Blacklight strobes?

last updated 1/20/99

Do you want to make a blacklight strobe?

First, there are a few little problems having to do with the human eye.

1. Ultraviolet is not the best stuff to expose your eyes to. Furthermore, at least one damage mode may be affected by peak exposure intensity, even for a given amount of average exposure intensity. Many UV-A wavelengths are believed to contribute to "nuclear cataracts", which is a permanent brown discoloration of the central portions of the lens of the eye. The damage requires affected molecules to receive at least two photons, and to receive the second one before it recovers from the first. Damage may therefore be some function of peak and average exposure intensity. You need your eyes to get no more UV than a fraction of what you would get from natural daylight.

1a. In dark/dim areas, the pupils of peoples' eyes get big, and are big when the strobe goes off.

2. It is the central regions of the lens that most attenuate lower-visibility deep violet and borderline UV wavelengths. With the pupils being more dilated from darkness between flashes, the thinner edges of the lens let you see more of some of the wavelengths used for the "blacklight" effect. With this light being more visible than usual, the "blacklight" effect is not as apparent.

3. Human vision often sees contrast less with strobe lights than with steady lights. This can reduce the apparent brightness of fluorescent objects illuminated by a strobe blacklight.

But if you want to try to make a blacklight strobe anyway, here is a way to make a small one using the glass bulb of a "blacklight" bulb. Please note that these bulbs let out some visible violet and blue light and may not look very dark when used.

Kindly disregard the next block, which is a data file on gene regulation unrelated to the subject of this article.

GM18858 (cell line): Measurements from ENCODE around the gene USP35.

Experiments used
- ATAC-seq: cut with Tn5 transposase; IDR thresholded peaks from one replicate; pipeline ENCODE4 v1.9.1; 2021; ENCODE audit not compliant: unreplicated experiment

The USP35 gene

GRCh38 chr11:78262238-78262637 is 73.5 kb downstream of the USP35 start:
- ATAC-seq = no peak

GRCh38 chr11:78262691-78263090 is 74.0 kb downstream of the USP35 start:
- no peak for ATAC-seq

NOTE: The bulb-butchery mentioned below may require practice, and you may want to practice this on 80-cent regular bulbs before doing it with $3-$4 blacklight bulbs.

CAUTION: The below method requires butchering a glass bulb, which has obvious hazards. Do so only if and when and where it is tolerable to spew out a few bits of glass. Use of safety goggles and gloves is recommended.

Get a 75 watt "blacklight" bulb, needlenose plyers, a flat-blade screwdriver, and a pair of diagonal cutters that you don't mind treating roughly.

1. Remove the metal contact from the bottom of the base of the bulb.

2. Break out the piece of glass that separates the above contact from the main part of the base of the bulb. This may require alternating between different tools.

3. Use the diagonal cutters to peel off the lower portion of the siding of the base, almost up to the cement inside the base.

4. This gets a bit tricky. Use the pliers or the cutters to break the exhaust tip in the bottom of the bulb, if this stem is still intact. Break off/out the portion of glass around this, making a large enough hole. You may have to break off/out a portion of the cement.

5. Get the stem assembly out of the bulb. There may be a heat shield which you may have to bend somehow before it will come out through the hole in the bottom of the bulb. Be sure the hole is big enough to get your flashtube in.